Daily Press (Sunday)

Talk about inheritanc­e early


“If parents haven’t brought it up with you, you need to bring it up with them,” said Isabel Barrow, director, financial planning at Edelman Financial Engines, an independen­t financial advisory firm. “We know if you don’t talk about it ahead of time, there are going to be problems.” She said these can include fights between family members, confusion over what to do with the money or even uncertaint­y about where to find the most updated version of a family member’s will.

Barrow suggests raising the topic while the entire family is together at holidays or birthdays when everyone is in a good mood. “That might be an opportunit­y for you just to mention, ‘Hey, I’m doing my financial planning and they suggested I talk to you about your plan,’” she said.

Mitch Mitchell, products counsel with Trust & Will, an online estate planning company, said it can be helpful to tell your parents that you are trying to plan for something that is going to be hard for you. He suggests saying something like, “It would be a gift if you can map this out.”

Respect cultural difference­s

Some cultures and generation­s are less comfortabl­e talking openly about money than others, said Leo Chubinishv­ili, a wealth advisor at Access Wealth in East Hanover, New Jersey. Respecting those difference­s can help prevent unnecessar­y tension and discomfort. “It depends on the cultural setting of your family and how you were brought up,” he said.

While Chubinishv­ili said all families should talk about money in some capacity, some families might take longer to warm up to the subject or might benefit from the help of a financial profession­al leading the conversati­on.

Make sure the money is safe

Another benefit to talking about a potential inheritanc­e with your parents is that it gives you the chance to offer assistance, should they need it. “Every parent should start disclosing assets and accounts to their kids for multiple reasons, but number one, for safety and security,” said Walter Russell, chief executive of Russell and Associates, an investment firm in New Albany, Ohio.

“As parents start aging, they might forget about an account,” Russell said, and seniors are also targets for scam artists. If you know more details about your parents’ finances, then you can more easily notice discrepanc­ies and help keep their money safe.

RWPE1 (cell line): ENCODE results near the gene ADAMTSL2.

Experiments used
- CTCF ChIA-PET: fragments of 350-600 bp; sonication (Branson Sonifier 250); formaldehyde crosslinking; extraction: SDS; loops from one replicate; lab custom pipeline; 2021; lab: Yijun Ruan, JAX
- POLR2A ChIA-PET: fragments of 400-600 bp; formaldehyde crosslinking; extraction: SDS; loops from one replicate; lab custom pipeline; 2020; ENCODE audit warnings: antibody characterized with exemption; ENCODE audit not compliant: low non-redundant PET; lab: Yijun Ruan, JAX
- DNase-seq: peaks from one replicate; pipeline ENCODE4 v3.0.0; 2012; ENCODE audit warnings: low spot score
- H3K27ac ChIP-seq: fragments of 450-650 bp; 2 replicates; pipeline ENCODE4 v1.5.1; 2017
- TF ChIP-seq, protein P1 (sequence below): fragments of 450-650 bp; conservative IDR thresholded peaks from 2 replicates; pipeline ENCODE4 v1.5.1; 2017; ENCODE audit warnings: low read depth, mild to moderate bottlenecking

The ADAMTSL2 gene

Plan to spend it wisely

Whether it’s $5,000 or $500,000, an inheritanc­e can open up possibilit­ies that you hadn’t previously considered, like a vacation or dream home. But financial experts recommend first focusing on less exciting financial expenditur­es, such as paying off debt and shoring up savings.

“You can start cleaning up your financial house if you’ve paid off debt and build yourself a good emergency fund with six to 24 months of living expenses,” Barrow said. After that, she suggests thinking about funding your intermedia­te and longer-term goals around housing, cars, education and retirement. She added that using part of an inheritanc­e to celebrate your loved one’s life in some way, whether it’s a trip or nice dinner, can also be a way to honor them.

Don’t bank on it

“The market could turn, the family business could go bankrupt. You don’t want to plan your retirement or entire financial plan on that inheritanc­e,” said Laurie Smith, a partner at Wiss, an accounting and tax firm in New Jersey.

There’s also the possibilit­y that your parents will need that money while they’re still living. “What if 10 to 15 years from now, one of your parents has dementia and needs to go into a nursing home? You’re talking $200,000-plus a year that the parent might need to be using. Or your parent might decide to leave their money to their favorite charity,” Barrow said.

In other words, an inheritanc­e is never guaranteed. That’s why it makes sense to talk with your parents about their plans while continuing to make sure your long-term goals — such as saving for retirement — don’t rely on a windfall, because one may never come.

Kimberly Palmer writes for NerdWallet. Email: kpalmer@nerdwallet.com. Twitter: @kimberlypa­lmer.

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